Even though it had a glaring issue in it’s tone, the film has a lot of things going for it. First, it has Jake Gyllenhaal. Gyllenhaal is one of the best actors alive today. His character Morf Vanderwalt, is something that I seriously would have liked to see more of. I honestly wouldn’t have cared if the whole film revolved around him, but he isn’t the main focus. Morf is one of those characters that you feel bad for by the end. The one you don’t want to die. He’s smart, interesting, but he’s also cold and calculating. He’s an art critic and he’s the first to realize that Dease’s paintings are being possessed. He even kills his career to try and get them to stop being sold. He is one of the most likable characters in the movie in comparison to others, besides Coco and Piers, played by Natalia Dyer (Stranger Things) and John Malkovich (Of Mice And Men, Bird Box, Red) respectively, and a few others. And that's one of the reasons for why I said earlier that some character deaths were funny. I didn’t care about them. For example Jon Dondon, who’s name is hilarious, and is played by Tom Sturridge (Sweetbitter, Waiting for Forever) is a completely flat character. Nobody in the film likes him, and the way he dies is by trying to fix a lightbulb that was going on a fritz. As he’s fiddling with the lightbulb, a hand comes out of nowhere and hangs him by his own bowtie. Coco discovers him the next morning. A character I did like though, Rhodora, was interesting. Sure, she wasn’t that great of a person, but she had a cool backstory. She was in a punk band when she was younger, called Velvet Buzzsaw which is where the movie gets its title from. And while she may not be the greatest person in the film, she doesn’t actively sabotage people around her at a degree that a lot of the other characters were.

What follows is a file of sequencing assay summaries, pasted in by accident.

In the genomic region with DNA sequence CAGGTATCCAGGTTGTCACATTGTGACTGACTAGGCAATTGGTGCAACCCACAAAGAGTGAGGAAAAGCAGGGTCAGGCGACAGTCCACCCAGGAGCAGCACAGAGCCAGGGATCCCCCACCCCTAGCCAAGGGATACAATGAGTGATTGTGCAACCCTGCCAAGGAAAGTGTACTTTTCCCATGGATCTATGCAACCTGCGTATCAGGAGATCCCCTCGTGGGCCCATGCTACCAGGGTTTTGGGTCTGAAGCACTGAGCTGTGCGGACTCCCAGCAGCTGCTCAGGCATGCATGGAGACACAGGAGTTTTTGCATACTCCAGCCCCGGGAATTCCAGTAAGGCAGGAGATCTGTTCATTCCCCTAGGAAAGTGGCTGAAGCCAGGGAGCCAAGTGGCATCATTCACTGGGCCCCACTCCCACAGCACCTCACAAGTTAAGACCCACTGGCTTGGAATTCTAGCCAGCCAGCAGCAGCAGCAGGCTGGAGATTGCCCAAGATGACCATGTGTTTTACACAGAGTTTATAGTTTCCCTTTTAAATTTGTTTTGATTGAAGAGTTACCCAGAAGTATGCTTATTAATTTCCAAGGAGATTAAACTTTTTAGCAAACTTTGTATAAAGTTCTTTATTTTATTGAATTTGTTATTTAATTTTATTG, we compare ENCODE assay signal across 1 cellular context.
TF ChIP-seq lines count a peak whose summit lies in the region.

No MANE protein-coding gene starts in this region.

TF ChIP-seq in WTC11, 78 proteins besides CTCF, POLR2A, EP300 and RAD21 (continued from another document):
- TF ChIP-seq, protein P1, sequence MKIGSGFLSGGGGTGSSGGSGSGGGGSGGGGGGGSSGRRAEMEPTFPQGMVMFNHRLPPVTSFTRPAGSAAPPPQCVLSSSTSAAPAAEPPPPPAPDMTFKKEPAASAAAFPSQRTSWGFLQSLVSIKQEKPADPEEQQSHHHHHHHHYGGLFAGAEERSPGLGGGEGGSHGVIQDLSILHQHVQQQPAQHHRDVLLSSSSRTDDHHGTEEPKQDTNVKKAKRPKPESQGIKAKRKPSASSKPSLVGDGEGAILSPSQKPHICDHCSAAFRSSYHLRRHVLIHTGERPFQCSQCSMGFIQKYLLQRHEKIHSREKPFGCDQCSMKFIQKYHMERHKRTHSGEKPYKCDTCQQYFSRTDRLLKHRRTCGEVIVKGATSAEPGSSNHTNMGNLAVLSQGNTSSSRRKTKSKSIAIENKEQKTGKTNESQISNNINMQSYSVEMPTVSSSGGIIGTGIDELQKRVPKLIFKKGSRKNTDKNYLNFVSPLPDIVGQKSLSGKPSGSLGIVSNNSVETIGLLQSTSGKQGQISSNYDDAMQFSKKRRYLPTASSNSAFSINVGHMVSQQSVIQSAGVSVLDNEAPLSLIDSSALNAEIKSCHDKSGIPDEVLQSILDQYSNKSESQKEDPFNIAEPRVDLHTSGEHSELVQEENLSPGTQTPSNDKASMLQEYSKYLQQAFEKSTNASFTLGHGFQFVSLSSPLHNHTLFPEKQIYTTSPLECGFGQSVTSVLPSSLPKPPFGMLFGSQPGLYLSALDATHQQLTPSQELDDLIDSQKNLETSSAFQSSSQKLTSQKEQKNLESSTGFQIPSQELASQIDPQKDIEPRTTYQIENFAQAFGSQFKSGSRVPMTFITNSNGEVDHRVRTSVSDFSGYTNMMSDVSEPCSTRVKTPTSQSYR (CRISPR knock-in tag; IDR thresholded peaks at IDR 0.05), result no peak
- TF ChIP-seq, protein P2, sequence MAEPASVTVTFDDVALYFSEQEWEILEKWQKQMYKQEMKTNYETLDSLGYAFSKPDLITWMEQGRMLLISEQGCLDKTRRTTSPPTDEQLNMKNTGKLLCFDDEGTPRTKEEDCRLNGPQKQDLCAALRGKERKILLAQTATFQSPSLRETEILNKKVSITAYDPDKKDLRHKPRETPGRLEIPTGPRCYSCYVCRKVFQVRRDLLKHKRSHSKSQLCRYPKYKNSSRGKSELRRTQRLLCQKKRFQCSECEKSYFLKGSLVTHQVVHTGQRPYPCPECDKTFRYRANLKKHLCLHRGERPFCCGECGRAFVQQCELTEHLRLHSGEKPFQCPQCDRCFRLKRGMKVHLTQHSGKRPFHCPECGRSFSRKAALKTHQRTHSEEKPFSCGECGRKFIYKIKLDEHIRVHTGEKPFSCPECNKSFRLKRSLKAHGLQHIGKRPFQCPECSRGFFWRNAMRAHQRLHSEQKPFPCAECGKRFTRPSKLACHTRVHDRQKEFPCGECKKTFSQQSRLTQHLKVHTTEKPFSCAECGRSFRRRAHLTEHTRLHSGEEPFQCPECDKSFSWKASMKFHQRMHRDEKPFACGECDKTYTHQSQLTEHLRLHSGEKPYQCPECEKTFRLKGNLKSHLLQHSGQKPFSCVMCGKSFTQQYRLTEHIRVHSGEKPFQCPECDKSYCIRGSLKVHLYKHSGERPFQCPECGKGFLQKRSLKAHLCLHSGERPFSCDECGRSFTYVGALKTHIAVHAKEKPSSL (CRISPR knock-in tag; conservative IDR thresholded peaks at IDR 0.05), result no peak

Another thing about the film is that it’s pacing isn’t amazing. The movie uses the first half hour to set up the premise, and while it may not seem like much, it drags on for a while. However, the rest of the film is pretty good. Once Bryson, played my Billy Magnussen (Game Night, Ingrid Goes West) dies trying to steal some of Dease’s art, the movie picks up steam. While everybody thinks that Bryson crashed the truck and wandered into the desert, after Jon Dondon dies, Morf realizes that something is up with the art. Then Gretchen, played by Toni Collette (The Sixth Sense, Hereditary) gets her arm shredded by a sphere, and Morfs mental state begins to deteriorate as he begins to experience hallucinations and hear voices. He tries to convince Rhodora to sell the paintings, but she refuses, and he decides to publish an article that would kill his career, one about Dease’s paintings and how dangerous they are. Morf then goes to a warehouse to put his Dease paintings away forever, and he finds Hoboman, a robot that he had critiqued at the beginning of the film, and he had given it a bad review. It’s pretty ironic, because if he had given it a good review, then the robot wouldn’t be in the warehouse, as somebody would have bought it. The robot chases him as Morf tries to run away, but then Morf runs into a locked gate. Then, it breaks his neck, despite Morf’s attempts to try and tell the spirit that he understands what’s happening. While this is happening, Josephina, and her boyfriend, Damrish, played by Daveed Diggs (Hamilton, Wonder) are at a bar. He tells her that he is going to no longer display his art Rhodora’s gallery, and she gets angry, and tells him that if art can’t be seen, then there’s no point in there being any. She goes outside, where her car is blocked by another. She calls a tow truck, and right after, her phone freezes, and all that's on the screen is one of Dease’s paintings. She turns around, and instead of there being a wall of graffiti, there’s an art gallery similar to the one she works at. She enters and calls Rhodora, and while they speak, paint begins to drip off of the paintings and crawl towards her.